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Wednesday 01 March 2006

Mechanisms by which systemic salbutamol increases ventilation.

By: Tobin AE, Pellizzer AM, Santamaria JD.

Respirology 2006 Mar;11(2):182-7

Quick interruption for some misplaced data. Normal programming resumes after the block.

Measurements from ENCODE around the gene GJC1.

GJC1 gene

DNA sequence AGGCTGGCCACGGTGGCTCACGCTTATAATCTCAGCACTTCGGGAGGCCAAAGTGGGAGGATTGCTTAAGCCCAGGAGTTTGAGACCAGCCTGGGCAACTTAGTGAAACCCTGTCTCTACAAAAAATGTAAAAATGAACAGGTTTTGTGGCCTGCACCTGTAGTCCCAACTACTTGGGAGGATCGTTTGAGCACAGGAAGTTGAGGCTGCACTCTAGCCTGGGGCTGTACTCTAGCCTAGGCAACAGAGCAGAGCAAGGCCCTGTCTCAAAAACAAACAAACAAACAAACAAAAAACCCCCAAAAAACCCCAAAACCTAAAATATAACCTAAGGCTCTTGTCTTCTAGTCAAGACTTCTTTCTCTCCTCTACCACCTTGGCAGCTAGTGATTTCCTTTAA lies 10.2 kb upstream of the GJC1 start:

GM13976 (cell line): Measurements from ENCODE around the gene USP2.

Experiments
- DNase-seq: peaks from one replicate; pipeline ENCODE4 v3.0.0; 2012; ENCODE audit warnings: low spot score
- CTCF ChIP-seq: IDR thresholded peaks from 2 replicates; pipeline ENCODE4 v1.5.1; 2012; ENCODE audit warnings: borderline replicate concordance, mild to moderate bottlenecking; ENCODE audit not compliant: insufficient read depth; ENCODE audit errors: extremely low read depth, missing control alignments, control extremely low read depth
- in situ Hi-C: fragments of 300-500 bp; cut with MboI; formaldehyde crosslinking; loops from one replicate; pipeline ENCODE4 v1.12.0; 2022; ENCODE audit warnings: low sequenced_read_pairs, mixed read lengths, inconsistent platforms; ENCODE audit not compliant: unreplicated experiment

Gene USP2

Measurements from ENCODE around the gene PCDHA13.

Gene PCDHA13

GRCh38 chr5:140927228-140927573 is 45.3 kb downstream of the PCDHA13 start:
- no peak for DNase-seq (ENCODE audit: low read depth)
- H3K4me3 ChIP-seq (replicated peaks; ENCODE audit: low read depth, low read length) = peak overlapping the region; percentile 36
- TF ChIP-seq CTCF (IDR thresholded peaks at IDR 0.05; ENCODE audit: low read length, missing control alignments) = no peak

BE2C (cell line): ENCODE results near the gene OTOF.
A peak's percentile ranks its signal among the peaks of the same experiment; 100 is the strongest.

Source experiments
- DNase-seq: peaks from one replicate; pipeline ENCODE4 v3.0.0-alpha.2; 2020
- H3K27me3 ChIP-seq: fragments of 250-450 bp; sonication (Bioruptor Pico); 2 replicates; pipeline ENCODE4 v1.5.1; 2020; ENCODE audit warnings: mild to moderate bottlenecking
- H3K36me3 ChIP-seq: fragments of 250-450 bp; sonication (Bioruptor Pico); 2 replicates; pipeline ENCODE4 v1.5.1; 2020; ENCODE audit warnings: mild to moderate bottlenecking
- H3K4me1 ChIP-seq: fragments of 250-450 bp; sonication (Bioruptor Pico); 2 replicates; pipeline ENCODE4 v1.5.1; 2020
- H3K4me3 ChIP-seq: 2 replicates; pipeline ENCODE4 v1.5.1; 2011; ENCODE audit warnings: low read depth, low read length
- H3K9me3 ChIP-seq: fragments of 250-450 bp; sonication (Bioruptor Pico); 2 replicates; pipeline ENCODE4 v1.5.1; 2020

BACKGROUND AND OBJECTIVE: Salbutamol (SAL) has systemic effects that may adversely influence ventilation in asthmatic patients. The authors sought to determine the magnitude of this effect and mechanisms by which i.v. SAL affects ventilation. METHODS: A prospective study of nine healthy subjects (eight men, one woman; age 23 +/- 1.4 years (SD)) was undertaken. Each subject received i.v. SAL at 5, 10 and 20 microg/min each for 30 min at each dose and was observed for 1 h post infusion. Minute ventilation ((VE)), oxygen consumption (VO(2)), CO(2) production (VCO(2)), occlusion pressure (P(0.1)), heart rate, blood pressure, respiratory rate, glucose, arterial blood gases, lactate and potassium (K(+)) were recorded at baseline and at 30-min intervals. The effect of 100% oxygen on (VE) and P(0.1) during SAL infusion at 20 microg/min was observed. Results are expressed as mean +/- SEM. RESULTS: V(E) was significantly increased at 20 microg/min SAL (37.8 +/- 12.1%, P = 0.01), as were VO(2) (22.5 +/- 5.1%, P < 0.01) and VCO(2) (40.9 +/- 10.6%, P < 0.01). Ventilation was in excess of metabolic needs as demonstrated by a rise in the respiratory exchange ratio (0.87 +/- 0.03 to 0.99 +/- 0.04, P < 0.05). Serum lactate rose by 124 +/- 30.4% from baseline to 20 microg/min (1.1 +/- 0.1 to 2.3 +/- 0.25 mmol/L, P < 0.01) and base excess decreased (0.89 +/- 0.56 to vs. -1.75 +/- 0.52 mmol/L, P < 0.01) consistent with a lactic acidosis contributing to the excess ventilation. There was no significant differences in (VE) or P(0.1) with F(I)O(2) = 1.0, suggesting peripheral chemoreceptor stimulation was not responsible for the rise in (VE). At 20 microg/min SAL, K(+) fell significantly from baseline (3.8 +/- 0.06 to 2.8 +/- 0.09 mmol/L, P < 0.001). CONCLUSION: Systemic SAL imposes ventilatory demands by increasing metabolic rate and serum lactate. This may adversely affect patients with severe asthma with limited ventilatory reserve.

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